Maybe I'm the one who has it backwards though, during my entire career working on bikes I had never heard of, nor used the "big/big plus 2" method and only found out about it here on mtbr after retiring from that work.

  15. #15
    Trail Tire TV on blogger
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    Quote Originally Posted by J.B. Weld View Post
    I think you may have that wrong, I'm pretty sure 1 link is 1/2 inch and 1 inner+1 outer link=1 inch (2 links).

    Maybe I'm the one who has it backwards though, during my entire career working on bikes I had never heard of, nor used the "big/big plus 2" method and only found out about it here on mtbr after retiring from that work.
    it's what everyone thinks,.. honestly I wouldn't have know except back in the day when I was building drag cars the aftermarket, high performance, timing chains were based on "links" for purchasing and I ended up with a REALLY long one as I counted plates not links.. was OK.. just made it 2 chains

    if you go to get SS chain parts you can actually buy "1/2 links" which are single sets of plates.

    here...

    Is your Mountain Bike Chain Trying to Tell you Something?

    though many of the manufacturers have just adopted the "1 link =1 plate set" as most people figure it that way. but even then they state when sizing they optimally want "2 links plus the quick link"

    really though, with chains.. adding 2 link sets (4 pieces of chain) is safer,.... you can always shorten it if it's too long....
    Going to try and bring Trail Tire TV back. go take a look... http://trailtiretv.blogspot.com/

  16. #16
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    I'm pretty familiar with half links from working on old beaters "back in the day"

    Maybe I'm just misunderstanding your meaning but I do know that a 114 link chain has 114 pins @ 1/2' each. According to Park 2 links is one set of inner and one set of outer plates- Park Tool Co. » ParkTool Blog » Chain Length Sizing

    Also Sram- https://www.sram.com/sites/default/f...nual-rev-a.pdf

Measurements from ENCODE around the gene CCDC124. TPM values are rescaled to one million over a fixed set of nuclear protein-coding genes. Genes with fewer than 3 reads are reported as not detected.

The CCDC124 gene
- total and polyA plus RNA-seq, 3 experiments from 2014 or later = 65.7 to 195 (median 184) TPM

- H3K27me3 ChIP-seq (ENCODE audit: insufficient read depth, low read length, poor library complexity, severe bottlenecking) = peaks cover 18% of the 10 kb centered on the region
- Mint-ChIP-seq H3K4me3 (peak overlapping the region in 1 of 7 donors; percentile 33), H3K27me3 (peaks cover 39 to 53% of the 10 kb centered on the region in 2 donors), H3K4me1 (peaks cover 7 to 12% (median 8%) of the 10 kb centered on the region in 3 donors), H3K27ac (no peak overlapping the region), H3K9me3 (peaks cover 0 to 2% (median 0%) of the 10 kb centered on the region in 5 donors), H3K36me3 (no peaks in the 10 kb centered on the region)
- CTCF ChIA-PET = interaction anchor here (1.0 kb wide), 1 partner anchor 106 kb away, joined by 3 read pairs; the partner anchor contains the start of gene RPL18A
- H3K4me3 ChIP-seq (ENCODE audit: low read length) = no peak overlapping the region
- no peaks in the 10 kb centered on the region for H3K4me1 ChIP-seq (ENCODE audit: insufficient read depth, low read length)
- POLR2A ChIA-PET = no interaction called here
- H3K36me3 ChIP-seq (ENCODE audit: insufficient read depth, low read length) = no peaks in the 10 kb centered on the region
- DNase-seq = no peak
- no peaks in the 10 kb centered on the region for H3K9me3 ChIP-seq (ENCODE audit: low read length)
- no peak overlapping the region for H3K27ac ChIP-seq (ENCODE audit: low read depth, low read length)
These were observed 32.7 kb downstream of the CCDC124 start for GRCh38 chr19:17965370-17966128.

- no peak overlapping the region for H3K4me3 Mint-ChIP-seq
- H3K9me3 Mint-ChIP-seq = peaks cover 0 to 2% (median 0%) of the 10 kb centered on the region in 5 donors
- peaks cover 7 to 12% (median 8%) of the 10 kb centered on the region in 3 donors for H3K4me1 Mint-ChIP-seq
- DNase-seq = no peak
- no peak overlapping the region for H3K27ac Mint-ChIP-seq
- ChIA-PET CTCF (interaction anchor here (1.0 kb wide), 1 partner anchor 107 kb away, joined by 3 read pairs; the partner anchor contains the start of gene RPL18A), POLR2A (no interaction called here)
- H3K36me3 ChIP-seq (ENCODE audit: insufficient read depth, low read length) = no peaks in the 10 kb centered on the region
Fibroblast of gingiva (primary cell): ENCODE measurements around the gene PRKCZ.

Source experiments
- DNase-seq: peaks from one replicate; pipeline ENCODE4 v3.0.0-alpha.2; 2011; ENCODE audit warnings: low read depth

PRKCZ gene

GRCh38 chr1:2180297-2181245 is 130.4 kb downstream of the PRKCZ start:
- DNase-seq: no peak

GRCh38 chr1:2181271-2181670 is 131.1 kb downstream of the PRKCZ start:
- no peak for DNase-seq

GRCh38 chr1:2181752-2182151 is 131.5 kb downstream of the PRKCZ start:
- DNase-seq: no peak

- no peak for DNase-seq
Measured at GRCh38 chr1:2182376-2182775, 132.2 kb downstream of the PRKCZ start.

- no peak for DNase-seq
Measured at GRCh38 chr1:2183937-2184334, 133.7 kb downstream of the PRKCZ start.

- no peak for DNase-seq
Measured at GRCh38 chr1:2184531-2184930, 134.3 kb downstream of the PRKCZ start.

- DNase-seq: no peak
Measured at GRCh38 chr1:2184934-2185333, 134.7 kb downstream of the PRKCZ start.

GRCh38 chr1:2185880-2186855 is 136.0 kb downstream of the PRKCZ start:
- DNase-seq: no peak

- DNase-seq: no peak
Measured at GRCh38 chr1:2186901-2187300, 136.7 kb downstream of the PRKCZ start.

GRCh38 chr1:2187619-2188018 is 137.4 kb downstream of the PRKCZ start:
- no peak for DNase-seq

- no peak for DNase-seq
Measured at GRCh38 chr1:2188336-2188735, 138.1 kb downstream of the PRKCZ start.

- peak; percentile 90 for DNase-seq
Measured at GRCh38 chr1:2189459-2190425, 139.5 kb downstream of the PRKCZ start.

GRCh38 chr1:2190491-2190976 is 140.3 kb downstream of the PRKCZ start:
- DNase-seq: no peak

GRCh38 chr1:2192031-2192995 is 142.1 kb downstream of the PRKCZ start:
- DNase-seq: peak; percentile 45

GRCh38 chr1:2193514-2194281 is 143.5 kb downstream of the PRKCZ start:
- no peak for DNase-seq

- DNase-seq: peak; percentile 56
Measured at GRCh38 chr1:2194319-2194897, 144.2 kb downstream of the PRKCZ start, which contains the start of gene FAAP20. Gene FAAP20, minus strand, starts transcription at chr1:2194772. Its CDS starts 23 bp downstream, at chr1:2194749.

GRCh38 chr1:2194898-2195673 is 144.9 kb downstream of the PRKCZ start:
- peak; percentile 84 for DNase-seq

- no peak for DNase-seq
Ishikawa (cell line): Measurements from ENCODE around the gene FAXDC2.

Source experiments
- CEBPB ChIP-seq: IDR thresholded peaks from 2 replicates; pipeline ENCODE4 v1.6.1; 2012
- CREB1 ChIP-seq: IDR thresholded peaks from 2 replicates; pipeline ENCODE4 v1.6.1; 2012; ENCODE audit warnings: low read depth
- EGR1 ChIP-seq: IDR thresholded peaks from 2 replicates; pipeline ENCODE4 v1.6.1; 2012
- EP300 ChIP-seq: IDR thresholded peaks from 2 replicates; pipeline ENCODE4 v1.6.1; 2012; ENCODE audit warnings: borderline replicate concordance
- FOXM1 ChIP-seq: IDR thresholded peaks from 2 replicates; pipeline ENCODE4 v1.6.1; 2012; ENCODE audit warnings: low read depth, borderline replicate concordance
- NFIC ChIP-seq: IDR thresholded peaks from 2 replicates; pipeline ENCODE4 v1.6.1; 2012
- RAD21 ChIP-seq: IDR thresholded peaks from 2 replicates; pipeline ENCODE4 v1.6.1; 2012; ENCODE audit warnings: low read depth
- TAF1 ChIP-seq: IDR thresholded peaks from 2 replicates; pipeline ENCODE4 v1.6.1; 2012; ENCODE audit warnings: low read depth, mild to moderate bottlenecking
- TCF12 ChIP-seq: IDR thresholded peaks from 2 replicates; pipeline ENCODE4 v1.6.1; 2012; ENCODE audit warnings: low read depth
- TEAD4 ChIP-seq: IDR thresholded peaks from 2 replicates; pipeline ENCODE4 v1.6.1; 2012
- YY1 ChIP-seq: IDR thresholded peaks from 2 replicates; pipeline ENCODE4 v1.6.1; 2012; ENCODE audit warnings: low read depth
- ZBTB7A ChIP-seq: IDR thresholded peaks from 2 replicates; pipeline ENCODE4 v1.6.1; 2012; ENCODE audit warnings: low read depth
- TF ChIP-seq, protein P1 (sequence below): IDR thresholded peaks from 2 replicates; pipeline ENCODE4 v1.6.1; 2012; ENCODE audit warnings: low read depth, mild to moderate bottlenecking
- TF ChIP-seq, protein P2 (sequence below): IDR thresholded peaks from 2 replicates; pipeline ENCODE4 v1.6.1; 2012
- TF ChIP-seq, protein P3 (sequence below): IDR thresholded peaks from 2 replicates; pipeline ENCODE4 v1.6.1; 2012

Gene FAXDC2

So two links = one inch, right?

  17. #17
    Trail Tire TV on blogger
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    Quote Originally Posted by J.B. Weld View Post
    I'm pretty familiar with half links from working on old beaters "back in the day"

    Maybe I'm just misunderstanding your meaning but I do know that a 114 link chain has 114 pins @ 1/2' each. According to Park 2 links is one set of inner and one set of outer plates- Park Tool Co. » ParkTool Blog » Chain Length Sizing

    Also Sram- https://www.sram.com/sites/default/f...nual-rev-a.pdf

    So two links = one inch, right?
    no.. but yes.. again depends on manufacturer these days ... a "true link" is one inch.. but even like you've pointed out.. they state 116/114/112 links chain length which is plate count...

    but the original chain length theory of Large-Large +2 links should be Large - Large + 2 inches or 4 plate sets... again.. it's kinda gone by the wayside as the manufacturers have done away with it over the years to avoid issues/confusion and derailleurs are over sized to compensate as they will often do a good bit more chain take up then they are rated at.


    again.. toooo long is better than tooooo short
    Going to try and bring Trail Tire TV back. go take a look... http://trailtiretv.blogspot.com/

  18. #18
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    Quote Originally Posted by thomllama View Post
    no.. but yes.. again depends on manufacturer these days ... a "true link" is one inch.. but even like you've pointed out.. they state 116/114/112 links chain length which is plate count...

    but the original chain length theory of Large-Large +2 links should be Large - Large + 2 inches or 4 plate sets...

    I haven't seen any bicycle chain manufactures describe one link as anything other than 1/2 inch so to avoid any confusion it seems sensible to me to go by bicycle industry standards when describing a bicycle chain link, especially to beginners.

    Also every every bicycle chain brand I'm aware of specifically recommends adding 2 links in the big/big combo based on the definition of one link as 1/2 inch.

    I'm not disagreeing with you that too long is better than too short, I just think it should be clear that your recommendations go against those of component manufactures and repair websites such as Park Tool. I'm pretty sure I've went against their recommendations a few hundred times or so myself because as I already said I never used that method for sizing chains.

  19. #19
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    I think the page that comes with SRAM chains recommend big-big +2 and actually shows a picture with one set of inner plates and one outer.

    I'd rather just count pins, since it's unambiguous.
    "Don't buy upgrades; ride up grades." -Eddy Merckx